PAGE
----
You and your staff spend up to an hour with a prospective patient talking
with them and showing them your social proof. You explain the procedure
and then go over the quote and then what happens?
The majority of the time you get the dreaded, “I gotta think about it.” Ugh!
It makes you feel like you’re spinning your wheels and wasting your time, doesn’t it?
To help you understand the inner workings of the aesthetic patient’s mind,
I did research for my book, Your Aesthetic Practice: What Your Patients Say About You,
where I personally interviewed many cosmetic patients to figure out why they say yes to
one surgeon and no to the others.
The majority of those interviewed were female with the medium age being 44 years
old and they were scattered throughout the US.
My objective was to determine trends and commonalities so here
are some of my key findings:
- 90% of the time, the confidence in the surgeon’s ability and positive staff
interaction were more important than price;
- 75% went on multiple consultations before deciding (the majority of those who
went on one consultation did so after a glowing recommendation from their friend,
family member or colleague;
- Long waiting times and feeling hurried were a reoccurring complaint that
hurt the relationship; and
- The better the staff, the less time the surgeon had to spend with the patient
during the consultation.
While the above responses were interesting, it was apparent I needed to probe further
to see if I could come up with some generalities that could define what made up a good
practice that prospective patients said YES to.
But, this is what I learned instead. The aesthetic patients’ preferences varied greatly.
These aesthetic patients are consumers who think very differently.
And, their perceptions were so varied such as:
- While some thought an aesthetically gorgeous office indicated
pride and success; others thought it was over the top, intimidating
and made them feel uncomfortable;
- While some thought the surgeons did not spend enough time with
them and felt rushed; other patients thought too much time with them
made them wonder why the surgeonwasn’t busier; and
- While some thought the surgeon was so thorough explaining the various
procedures available, others felt oversold and confused with so many options.
So I probed further and asked, bottom line, why they chose that particular surgeon
over the others, there was a consistent answer that came up again and again….
The #1 reason the aesthetic patient chose you was that the patient felt a “connection”
with you, your staff and the overall vibe of the practice atmosphere.
It was the FEELING they got when interacting with everyone at the practice.
Their “intuition” was telling them this was the right surgeon, staff and practice for them.
They had developed rapport with people in the practice and trusted that
that particular surgeon understood them and would give them the best possible result.
What is Rapport?
If rapport is so vital, it’s important to understand it. It’s difficult to define and you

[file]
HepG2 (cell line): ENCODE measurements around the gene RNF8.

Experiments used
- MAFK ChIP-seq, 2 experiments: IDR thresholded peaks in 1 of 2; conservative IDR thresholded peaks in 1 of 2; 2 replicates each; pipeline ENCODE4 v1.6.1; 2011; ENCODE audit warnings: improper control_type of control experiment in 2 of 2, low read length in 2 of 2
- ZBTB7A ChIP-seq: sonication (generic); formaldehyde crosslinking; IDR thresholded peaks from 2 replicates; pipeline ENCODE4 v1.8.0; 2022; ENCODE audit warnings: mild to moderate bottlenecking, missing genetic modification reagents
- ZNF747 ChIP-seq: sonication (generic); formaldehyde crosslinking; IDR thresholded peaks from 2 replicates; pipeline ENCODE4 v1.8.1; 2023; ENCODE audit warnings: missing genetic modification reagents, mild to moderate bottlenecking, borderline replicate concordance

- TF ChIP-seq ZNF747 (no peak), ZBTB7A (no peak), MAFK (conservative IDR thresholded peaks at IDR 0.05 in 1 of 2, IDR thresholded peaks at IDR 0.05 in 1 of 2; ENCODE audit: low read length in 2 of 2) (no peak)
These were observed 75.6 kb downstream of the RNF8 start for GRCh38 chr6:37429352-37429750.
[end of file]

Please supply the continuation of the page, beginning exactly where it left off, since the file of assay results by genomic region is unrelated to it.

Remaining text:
either have it with your patient or you don’t.
Rapport is that bond you build with your prospective patient. It’s the single most
important personality skill cosmetic surgeons and staff need to be successful.
You build rapport through words, tone and gestures as well as commonalities since:
- 7% of what is communicated is through your words
- 38% through your tone of voice
- 55% through your body language (facial expressions and gestures)
How do you Create Rapport?
The aesthetic patient wants to feel special – period. When a patient is spending their own
money and time on elective cosmetic enhancement, they want to be treated respectfully,
professionally and kindly by every person they encounter in the practice.
They also want to be heard and understood. There is an old saying that says “Before you
can be understood, you must work to understand” and that is truly the case here.
You build rapport by giving a cosmetic patient your undivided attention.
They have to feel like you are interested in them and what they have to say. That starts with
good eye contact. The key is to look at the patient more than at the computer or your paperwork.
The point is to show interest in the prospective patient as a person first;
patient second. Find something on the patient intake form you have in common
that helps break the ice. Perhaps it’s the referring patient you both know or maybe
your kids go to the same school.
Another way to build rapport is to ask questions and then listen
to the answers. There’s a study that says surgeons interrupt patients within
16 seconds and that cannot happen if you are trying to connect with a cosmetic
patient who’s trying to determine if you are “the one”.
Let them talk. Not only will the patient give you vital information you need
to know to decipher if they are a good fit for you, the patients will feel like you
understand them. That’s when you have developed rapport and bonded with
the patient who now sees you as the best choice.
The point is to look at this meeting as a 2-way dialogue rather than as a 1-way presentation.
That’s how you build rapport with the prospective patient who says YES to you!
Dedicated to getting you more patients and more profits –